Additionally, the CNS effects can be a risk factor for potential abuse.

Occupational exposure

Healthcare professionals who are regularly exposed to patients using PENTHROX inhalers should be aware of any relevant occupational health and safety guidelines for the use of inhalational agents. To reduce occupational exposure to methoxyflurane, the PENTHROX Inhaler should always be used with the Activated Carbon (AC) Chamber which adsorbs exhaled methoxyflurane. Multiple use of PENTHROX Inhaler without the AC Chamber creates additional risk. Elevation of liver enzymes, blood urea nitrogen and serum uric acid have been reported in exposed maternity ward staff in delivery wards when methoxyflurane was used in the past in obstetric patients at the time of labour and delivery.

Frequent repeated use

Due to the limitations on the dose of PENTHROX (maximum - 6ml) and the duration of pain relief, PENTHROX is not appropriate for providing relief of break-through pain/exacerbations in chronic pain conditions. PENTHROX is also not appropriate for relief of trauma related pain in closely repeated episodes for the same patient.

Butylated hydroxytoluene

PENTHROX contains the excipient, butylated hydroxytoluene (E321), a stabiliser. Butylated hydroxytoluene may cause local skin reactions (e.g. contact dermatitis), or irritation to the eyes and mucous membranes. See section 6.1.

4.5 Interaction with other medicinal products and other forms of interaction

The metabolism of methoxyflurane is mediated by the CYP 450 enzymes particularly CYP 2E1 and to some extent CYP 2A6. It is possible that enzyme inducers (such as alcohol or isoniazid for CYP 2E1 and phenobarbital or rifampicin for CYP 2A6) which increase the rate of methoxyflurane metabolism might increase its potential toxicity and they should be avoided concomitantly with methoxyflurane.

Concomitant use of PENTHROX with CNS depressants, such as opioids, sedatives or hypnotics, general anaesthetics, phenothiazines, tranquillisers, skeletal muscle relaxants, sedating antihistamines and alcohol may produce additive depressant effects. If opioids are given concomitantly with PENTHROX, the patient should be observed closely, as is normal clinical practice with opioids.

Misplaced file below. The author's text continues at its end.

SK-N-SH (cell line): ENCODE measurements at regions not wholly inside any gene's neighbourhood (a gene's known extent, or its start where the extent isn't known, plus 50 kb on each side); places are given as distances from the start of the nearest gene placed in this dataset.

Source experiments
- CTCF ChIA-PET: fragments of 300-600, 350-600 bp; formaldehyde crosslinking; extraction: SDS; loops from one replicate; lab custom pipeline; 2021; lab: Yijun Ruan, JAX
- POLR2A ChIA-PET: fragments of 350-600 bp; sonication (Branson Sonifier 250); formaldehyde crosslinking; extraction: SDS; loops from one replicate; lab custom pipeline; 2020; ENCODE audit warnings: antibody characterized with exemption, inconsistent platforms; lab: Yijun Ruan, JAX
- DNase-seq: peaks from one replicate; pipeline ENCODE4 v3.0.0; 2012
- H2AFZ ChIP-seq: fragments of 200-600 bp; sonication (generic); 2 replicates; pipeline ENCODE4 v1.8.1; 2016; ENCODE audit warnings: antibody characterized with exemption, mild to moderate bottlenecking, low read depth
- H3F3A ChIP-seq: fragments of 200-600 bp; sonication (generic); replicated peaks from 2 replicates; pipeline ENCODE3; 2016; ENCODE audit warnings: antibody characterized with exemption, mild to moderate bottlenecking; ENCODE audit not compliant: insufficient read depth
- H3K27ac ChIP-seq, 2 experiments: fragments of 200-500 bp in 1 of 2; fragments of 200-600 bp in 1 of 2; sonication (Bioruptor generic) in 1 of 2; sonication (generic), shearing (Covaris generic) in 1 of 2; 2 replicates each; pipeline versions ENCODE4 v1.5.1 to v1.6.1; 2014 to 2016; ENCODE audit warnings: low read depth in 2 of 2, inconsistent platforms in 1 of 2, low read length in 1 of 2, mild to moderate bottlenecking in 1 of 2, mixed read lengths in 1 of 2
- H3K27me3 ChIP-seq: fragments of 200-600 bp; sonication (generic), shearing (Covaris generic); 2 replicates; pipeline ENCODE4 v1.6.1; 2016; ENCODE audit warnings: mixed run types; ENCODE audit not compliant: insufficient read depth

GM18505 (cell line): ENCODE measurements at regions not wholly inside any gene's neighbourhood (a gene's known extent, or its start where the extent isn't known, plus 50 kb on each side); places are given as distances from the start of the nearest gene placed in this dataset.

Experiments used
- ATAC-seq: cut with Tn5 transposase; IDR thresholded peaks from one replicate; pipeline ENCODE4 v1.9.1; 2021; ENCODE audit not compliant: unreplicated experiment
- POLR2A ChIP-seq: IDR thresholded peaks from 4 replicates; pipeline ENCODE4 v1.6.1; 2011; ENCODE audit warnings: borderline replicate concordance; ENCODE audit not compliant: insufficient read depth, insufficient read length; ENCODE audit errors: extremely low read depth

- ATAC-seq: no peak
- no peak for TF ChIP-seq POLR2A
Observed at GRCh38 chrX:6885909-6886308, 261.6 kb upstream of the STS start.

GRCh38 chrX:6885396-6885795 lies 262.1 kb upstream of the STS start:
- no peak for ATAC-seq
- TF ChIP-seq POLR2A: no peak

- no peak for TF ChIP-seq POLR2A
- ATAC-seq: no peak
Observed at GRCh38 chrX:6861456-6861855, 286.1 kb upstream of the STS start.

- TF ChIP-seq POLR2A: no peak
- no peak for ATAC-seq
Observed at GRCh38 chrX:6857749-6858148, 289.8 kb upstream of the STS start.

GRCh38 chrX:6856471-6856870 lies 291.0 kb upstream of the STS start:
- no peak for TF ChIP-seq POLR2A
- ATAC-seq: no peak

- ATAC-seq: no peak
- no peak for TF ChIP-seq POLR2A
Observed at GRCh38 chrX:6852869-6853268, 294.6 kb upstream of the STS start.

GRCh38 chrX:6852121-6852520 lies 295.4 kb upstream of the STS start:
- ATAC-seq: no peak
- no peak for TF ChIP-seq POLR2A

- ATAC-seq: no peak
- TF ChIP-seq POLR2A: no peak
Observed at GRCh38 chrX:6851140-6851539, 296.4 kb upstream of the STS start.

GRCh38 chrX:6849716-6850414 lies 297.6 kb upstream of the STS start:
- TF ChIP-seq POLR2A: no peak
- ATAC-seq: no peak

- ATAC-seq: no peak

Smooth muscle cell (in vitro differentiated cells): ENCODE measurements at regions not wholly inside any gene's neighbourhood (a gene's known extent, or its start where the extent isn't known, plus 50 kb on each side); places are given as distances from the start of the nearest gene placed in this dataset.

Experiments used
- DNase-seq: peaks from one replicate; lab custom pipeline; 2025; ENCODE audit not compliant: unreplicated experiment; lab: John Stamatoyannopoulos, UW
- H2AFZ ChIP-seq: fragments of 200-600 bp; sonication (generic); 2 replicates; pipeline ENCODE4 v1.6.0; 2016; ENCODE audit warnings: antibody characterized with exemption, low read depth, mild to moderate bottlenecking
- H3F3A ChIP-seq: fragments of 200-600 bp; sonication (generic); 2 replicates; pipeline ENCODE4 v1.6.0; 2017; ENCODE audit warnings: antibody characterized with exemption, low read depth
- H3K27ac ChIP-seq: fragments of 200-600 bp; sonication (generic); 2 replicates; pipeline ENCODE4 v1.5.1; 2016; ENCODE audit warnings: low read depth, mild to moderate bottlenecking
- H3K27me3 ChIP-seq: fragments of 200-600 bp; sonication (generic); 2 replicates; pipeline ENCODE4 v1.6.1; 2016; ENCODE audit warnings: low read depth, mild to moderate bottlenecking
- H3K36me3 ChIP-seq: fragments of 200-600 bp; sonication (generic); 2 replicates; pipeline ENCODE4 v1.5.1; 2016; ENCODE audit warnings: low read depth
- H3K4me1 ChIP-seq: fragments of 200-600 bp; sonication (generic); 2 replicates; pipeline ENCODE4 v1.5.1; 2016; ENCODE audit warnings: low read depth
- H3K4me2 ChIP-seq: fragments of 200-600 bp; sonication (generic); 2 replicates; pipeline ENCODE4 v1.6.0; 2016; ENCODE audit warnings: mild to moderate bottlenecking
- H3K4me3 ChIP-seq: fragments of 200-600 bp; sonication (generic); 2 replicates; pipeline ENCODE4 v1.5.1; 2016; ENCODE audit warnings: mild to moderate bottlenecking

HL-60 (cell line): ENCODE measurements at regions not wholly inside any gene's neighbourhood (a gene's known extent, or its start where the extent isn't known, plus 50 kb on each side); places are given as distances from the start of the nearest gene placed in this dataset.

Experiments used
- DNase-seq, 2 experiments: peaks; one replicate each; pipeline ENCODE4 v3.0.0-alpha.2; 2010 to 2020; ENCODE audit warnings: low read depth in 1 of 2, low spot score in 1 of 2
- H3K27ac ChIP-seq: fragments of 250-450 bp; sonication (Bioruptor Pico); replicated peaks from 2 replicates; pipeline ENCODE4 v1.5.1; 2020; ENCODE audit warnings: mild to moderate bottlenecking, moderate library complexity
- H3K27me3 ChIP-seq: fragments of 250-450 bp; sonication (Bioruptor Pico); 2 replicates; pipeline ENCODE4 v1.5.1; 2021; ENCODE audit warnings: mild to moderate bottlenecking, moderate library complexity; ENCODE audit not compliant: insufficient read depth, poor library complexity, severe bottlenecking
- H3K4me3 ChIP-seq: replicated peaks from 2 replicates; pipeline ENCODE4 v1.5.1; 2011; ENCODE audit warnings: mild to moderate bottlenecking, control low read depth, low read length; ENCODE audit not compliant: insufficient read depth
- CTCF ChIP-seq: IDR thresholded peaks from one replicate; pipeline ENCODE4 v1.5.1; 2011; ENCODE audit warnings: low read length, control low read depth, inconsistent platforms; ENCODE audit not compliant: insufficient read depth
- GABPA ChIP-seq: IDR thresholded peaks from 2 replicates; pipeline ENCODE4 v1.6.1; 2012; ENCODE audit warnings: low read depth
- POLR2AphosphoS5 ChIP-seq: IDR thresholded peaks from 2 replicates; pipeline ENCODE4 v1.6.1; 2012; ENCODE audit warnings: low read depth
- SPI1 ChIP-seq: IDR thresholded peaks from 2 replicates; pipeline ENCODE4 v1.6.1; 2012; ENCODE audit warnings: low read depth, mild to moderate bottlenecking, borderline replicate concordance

Concomitant use of methoxyflurane with medicines (e.g. contrast agents and some antibiotics) which are known to have a nephrotoxic effect should be avoided as there may be an additive effect on nephrotoxicity. Antibiotics with known nephrotoxic potential include tetracycline, gentamicin, colistin, polymyxin B and amphotericin B. It is advisable to avoid using sevoflurane anaesthesia following methoxyflurane analgesia, as sevoflurane increases serum fluoride levels and nephrotoxicity of methoxyflurane is associated with raised serum fluoride.

There are no reported drug interactions when used at the analgesic dosage (3 – 6 mL).

When methoxyflurane was used for anaesthesia at the higher doses of 40 – 60 mL, there were reports of:

a) Drug interaction with hepatic enzyme inducers (eg barbiturates) increasing metabolism of methoxyflurane and resulting in a few reported cases of nephrotoxicity. There is insufficient information to show whether enzyme induction affects liver damage after an analgesic dose of methoxyflurane.

b) Reduction of renal blood flow and hence anticipated enhanced renal effect when used in combination with drugs (eg barbiturates) reducing cardiac output.

c) Class effect on cardiac depression which may be enhanced by other cardiac depressant drugs, eg intravenous practolol during cardiac surgery.

4.6 Fertility, pregnancy and lactation

Fertility